January 24, 2012 > Theatre Review: Crimes of the Heart
Theatre Review: Crimes of the Heart
By Mauricio Segura
Crimes of the Heart can be considered a dark tragic comedy. Equally balanced, it's as disturbing as it is funny with a touch of heartwarming nuance.
Set in 1974 Missisippi, this twang-filled play covers a 24 hour period in the hard luck lives of the MaGrath sisters. All three were raised in a dysfunctional family and now, as adults, are dealing with hardship and misery. One sister, Babe, is fresh out of jail for shooting her husband in the stomach and now awaits trial. Ironically, one of the best defense lawyers in town is her ailing husband. Meg ran off to Hollywood with hopes and dreams to become a star but the spotlight just didn't shine in her direction; she returns home from a fresh stint in the loony bin. And finally Lenny, just 30, already feels washed up. With no friends, aside from her louder than average cousin, Chick, and a life not fully lived, she has practically given up on any chance of true happiness.
The sisters reunite when their grandfather's stroke leaves him in a coma at the local hospital. During the ordeal, they are forced to face inner personal demons, taking one to the brink of suicide and the others to the edge of their own sanity. The three collaborate in an attempt to put out the fires of their personal and collective miseries.
One might wonder, "Where does the comedy fit into all of this?" Strangely, it just does. The genius of this play is that it is highly entertaining and funny yet doesn't take anything away from the seriousness of the situation.
All of the actors are exceptional, allowing the audience to relate to each character and understand them. Dawn Cates (Lenny) does a splendid job drawing the audience into her emotion-filled character. You truly feel for her and wish things turn out for the best. Monica Colleti's Meg is powerful; Meg sees herself, a star. Ariel Aronica (Babe) is a delight to watch. Aside from the cutest smile which lights up the theater, she plays her character with a likeable charm. You know she just shot her husband, but you're willing to forgive. Ariel also pulled off the only true act of physical comedy opposite the kitchen stove. I won't reveal the scene, but two words came to mind in this highlight of the evening... "Ouch" and "Bravo"!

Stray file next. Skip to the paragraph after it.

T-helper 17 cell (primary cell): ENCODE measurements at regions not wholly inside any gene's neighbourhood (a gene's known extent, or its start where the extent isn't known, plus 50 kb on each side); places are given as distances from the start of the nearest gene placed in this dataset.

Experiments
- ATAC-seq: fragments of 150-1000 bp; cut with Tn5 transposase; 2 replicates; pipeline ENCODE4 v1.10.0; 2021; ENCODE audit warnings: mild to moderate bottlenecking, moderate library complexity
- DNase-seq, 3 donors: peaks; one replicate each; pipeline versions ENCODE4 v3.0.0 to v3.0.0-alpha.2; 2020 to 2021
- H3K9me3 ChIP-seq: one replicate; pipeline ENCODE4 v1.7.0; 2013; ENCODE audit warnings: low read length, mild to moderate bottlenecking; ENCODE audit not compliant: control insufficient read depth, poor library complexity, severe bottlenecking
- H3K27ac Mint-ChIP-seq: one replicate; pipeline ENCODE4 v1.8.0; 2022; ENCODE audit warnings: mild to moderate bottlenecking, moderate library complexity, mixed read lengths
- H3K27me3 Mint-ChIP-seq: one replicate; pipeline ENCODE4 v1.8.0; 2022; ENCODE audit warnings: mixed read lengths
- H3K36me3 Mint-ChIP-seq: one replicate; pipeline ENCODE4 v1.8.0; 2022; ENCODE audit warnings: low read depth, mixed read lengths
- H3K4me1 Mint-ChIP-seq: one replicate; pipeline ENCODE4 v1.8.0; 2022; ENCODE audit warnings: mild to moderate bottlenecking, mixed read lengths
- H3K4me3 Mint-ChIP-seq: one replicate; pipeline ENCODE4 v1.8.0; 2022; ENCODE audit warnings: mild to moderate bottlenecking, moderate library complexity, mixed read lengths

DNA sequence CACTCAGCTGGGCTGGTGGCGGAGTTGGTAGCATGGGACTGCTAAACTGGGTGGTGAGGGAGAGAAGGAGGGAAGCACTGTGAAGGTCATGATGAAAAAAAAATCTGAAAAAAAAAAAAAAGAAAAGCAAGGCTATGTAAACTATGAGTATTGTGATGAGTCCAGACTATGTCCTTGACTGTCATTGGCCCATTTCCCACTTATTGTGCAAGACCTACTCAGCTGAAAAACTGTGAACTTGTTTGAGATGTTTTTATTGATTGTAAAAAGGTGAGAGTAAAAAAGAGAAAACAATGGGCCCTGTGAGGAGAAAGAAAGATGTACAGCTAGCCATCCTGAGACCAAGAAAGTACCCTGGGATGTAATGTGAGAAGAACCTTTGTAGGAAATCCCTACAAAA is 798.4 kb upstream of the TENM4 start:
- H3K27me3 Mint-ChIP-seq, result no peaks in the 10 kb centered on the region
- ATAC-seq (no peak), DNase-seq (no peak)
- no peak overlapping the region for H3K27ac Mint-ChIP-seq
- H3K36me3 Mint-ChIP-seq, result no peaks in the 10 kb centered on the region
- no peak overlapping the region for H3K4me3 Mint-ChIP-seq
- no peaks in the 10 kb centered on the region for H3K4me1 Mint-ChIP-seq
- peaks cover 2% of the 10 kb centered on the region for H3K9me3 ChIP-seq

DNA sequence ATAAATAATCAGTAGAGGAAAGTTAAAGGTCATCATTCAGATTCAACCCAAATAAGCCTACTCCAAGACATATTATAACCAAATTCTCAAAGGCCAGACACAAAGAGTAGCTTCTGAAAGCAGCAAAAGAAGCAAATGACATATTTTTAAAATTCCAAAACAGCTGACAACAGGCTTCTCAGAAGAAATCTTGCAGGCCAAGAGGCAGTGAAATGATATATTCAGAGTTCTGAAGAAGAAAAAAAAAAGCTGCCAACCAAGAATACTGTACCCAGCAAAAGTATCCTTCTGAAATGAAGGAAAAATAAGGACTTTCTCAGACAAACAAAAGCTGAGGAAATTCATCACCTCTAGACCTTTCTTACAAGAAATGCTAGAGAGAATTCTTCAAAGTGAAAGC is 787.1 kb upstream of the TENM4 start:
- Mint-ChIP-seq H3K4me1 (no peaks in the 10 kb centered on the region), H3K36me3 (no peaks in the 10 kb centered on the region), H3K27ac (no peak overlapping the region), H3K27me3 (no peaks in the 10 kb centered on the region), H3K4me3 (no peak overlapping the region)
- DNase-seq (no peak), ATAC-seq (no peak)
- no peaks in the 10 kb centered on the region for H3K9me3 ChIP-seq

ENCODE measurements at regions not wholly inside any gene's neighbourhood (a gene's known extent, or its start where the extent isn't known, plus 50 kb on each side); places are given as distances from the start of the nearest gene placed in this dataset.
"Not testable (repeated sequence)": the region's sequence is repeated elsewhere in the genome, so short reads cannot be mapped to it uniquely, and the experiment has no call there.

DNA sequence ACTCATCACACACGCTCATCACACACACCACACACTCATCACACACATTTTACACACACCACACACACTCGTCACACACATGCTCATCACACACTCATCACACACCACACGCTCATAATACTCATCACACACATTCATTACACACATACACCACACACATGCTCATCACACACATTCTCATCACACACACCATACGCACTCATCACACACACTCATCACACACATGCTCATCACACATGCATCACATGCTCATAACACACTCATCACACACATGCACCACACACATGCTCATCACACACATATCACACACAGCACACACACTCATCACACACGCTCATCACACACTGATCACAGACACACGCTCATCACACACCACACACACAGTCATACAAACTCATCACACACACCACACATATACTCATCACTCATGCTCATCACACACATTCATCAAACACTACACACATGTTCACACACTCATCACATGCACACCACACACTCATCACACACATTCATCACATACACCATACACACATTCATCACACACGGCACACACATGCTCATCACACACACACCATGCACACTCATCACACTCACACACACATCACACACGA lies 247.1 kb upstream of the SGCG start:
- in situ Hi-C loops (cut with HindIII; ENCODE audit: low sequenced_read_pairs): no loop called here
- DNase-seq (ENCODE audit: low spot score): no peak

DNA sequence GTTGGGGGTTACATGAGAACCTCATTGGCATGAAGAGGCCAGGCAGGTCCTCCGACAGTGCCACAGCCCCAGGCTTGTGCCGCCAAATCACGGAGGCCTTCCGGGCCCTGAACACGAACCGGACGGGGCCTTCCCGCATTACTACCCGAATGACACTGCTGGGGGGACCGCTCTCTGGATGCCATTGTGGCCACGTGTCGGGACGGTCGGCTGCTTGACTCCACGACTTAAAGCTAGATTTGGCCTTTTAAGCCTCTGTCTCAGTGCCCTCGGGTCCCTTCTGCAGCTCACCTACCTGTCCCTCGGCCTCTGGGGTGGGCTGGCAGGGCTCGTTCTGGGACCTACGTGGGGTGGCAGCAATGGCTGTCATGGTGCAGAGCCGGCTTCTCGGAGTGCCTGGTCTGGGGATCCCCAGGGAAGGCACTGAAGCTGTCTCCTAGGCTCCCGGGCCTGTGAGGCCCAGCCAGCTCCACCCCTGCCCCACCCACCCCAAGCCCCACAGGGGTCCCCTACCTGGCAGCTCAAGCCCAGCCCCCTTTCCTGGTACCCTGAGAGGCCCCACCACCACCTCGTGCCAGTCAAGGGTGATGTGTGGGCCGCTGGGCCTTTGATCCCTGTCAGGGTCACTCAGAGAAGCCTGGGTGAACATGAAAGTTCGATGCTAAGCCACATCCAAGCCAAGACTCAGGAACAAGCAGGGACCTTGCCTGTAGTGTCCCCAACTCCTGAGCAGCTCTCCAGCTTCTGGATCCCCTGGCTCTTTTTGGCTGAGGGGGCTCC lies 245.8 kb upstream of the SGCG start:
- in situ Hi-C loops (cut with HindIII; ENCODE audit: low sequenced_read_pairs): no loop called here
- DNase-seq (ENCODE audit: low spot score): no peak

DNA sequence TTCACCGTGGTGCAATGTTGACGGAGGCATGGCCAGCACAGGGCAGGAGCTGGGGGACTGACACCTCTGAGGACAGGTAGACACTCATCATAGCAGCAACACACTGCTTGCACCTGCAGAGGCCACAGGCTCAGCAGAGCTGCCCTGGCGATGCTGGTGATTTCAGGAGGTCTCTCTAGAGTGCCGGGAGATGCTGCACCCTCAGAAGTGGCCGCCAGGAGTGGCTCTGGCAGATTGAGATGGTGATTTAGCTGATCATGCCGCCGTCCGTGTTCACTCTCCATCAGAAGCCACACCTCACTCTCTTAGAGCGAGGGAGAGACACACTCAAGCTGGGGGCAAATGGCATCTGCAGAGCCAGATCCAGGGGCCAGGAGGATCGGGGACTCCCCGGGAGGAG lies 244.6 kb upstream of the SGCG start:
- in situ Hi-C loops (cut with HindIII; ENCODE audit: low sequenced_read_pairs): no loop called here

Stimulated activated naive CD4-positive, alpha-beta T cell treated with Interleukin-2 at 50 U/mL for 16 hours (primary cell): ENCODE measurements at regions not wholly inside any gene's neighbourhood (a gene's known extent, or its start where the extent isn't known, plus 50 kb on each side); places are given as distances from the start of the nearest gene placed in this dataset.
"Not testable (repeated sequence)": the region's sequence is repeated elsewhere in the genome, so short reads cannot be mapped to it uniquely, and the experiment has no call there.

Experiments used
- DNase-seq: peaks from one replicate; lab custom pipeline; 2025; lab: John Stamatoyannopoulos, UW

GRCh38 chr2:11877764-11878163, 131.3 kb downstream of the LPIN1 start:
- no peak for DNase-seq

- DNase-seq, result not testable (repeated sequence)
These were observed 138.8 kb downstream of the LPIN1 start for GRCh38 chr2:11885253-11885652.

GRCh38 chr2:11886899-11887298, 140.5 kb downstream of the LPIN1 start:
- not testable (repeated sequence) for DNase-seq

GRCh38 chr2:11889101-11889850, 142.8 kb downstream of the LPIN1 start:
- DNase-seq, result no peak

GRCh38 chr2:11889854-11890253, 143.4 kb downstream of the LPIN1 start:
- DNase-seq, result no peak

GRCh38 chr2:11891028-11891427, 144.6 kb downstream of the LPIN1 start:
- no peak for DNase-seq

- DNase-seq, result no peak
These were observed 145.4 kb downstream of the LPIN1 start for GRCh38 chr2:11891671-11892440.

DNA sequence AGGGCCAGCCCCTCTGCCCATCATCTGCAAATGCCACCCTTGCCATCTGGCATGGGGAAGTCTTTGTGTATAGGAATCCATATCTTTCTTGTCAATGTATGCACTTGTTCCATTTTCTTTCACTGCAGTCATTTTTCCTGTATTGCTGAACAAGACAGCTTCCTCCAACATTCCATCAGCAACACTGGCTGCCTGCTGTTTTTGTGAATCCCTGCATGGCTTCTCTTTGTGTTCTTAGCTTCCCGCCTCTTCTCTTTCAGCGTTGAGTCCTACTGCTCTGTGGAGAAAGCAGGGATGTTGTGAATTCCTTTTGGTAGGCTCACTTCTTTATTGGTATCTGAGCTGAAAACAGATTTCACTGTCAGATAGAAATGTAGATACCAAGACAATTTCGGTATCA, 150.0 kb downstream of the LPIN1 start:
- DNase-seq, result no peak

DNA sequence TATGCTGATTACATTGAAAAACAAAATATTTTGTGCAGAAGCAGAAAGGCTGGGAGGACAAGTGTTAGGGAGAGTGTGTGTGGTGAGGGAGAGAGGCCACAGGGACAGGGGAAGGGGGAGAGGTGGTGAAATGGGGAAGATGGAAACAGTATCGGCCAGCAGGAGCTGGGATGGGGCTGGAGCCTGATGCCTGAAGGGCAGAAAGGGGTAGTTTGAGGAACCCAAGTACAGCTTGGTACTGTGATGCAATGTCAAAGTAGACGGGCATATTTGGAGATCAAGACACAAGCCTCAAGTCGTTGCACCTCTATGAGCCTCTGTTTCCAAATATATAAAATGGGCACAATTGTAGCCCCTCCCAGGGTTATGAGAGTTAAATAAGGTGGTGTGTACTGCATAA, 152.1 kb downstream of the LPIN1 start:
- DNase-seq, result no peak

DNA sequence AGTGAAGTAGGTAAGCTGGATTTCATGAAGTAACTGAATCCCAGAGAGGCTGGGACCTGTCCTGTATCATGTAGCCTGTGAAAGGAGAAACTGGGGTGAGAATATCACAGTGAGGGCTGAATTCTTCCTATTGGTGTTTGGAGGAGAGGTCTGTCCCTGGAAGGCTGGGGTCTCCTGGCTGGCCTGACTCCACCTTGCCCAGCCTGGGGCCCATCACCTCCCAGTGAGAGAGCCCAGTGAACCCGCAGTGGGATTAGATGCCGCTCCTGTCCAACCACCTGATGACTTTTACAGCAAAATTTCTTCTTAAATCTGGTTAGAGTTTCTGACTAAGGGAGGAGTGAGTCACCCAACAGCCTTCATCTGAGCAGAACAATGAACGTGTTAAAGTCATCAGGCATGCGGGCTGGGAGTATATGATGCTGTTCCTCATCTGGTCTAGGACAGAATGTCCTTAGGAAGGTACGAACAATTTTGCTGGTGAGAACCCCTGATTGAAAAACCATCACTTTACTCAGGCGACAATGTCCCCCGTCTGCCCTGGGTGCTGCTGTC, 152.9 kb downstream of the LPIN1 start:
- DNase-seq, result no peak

Aside from the sisters, Mandy Armes who plays Chick, is quite the scene stealer. From the beginning, her one-liners and uppity attitude make Chick a funny addition. Phillip Raupach (Barnette) is systematic in the way he delivers his lines - not a bad thing. It was very easy to follow his dialog, and considering he plays a lawyer, it made sense. Finally, Rick Fish as Doc Porter might be easy to forget with only two short appearances in the entire play, but Rick brought so much life into Doc that he completely owned his scenes.
Overall, Crimes of the Heart is a kaleidoscope of emotions. It took a few minutes for me to truly get into it, but once dialed in, I couldn't tune out. It was funny, horrendous, and sad, but a true hit for as evening at the theater.
Crimes of the Heart
November 11 - December 17
8 p.m. (1 p.m. Sundays)
Broadway West Theatre
4000 B Street, Fremont
Performance times are 8 pm on Thursdays, Fridays and Saturdays. There are three Sunday matinees: Jan 29, Feb 5 and 12. Jan 29 and Feb 5 performances begin with a continental brunch (included in price of ticket) at 12:15 pm, and the show begins at 1 pm. The Feb 12 performance starts at 1 pm with refreshments during intermission (included in price of ticket).
Regular ticket prices are $23 general and $18 for Students, Seniors and TBA members. Thursday, Jan 26, Feb 9 and 16 performances are $15 for everyone, with a bargain Thursday held on Feb 2 - all tickets $10. Brunch Sunday performances and Opening night are $23 for everyone. All ticket prices include refreshments.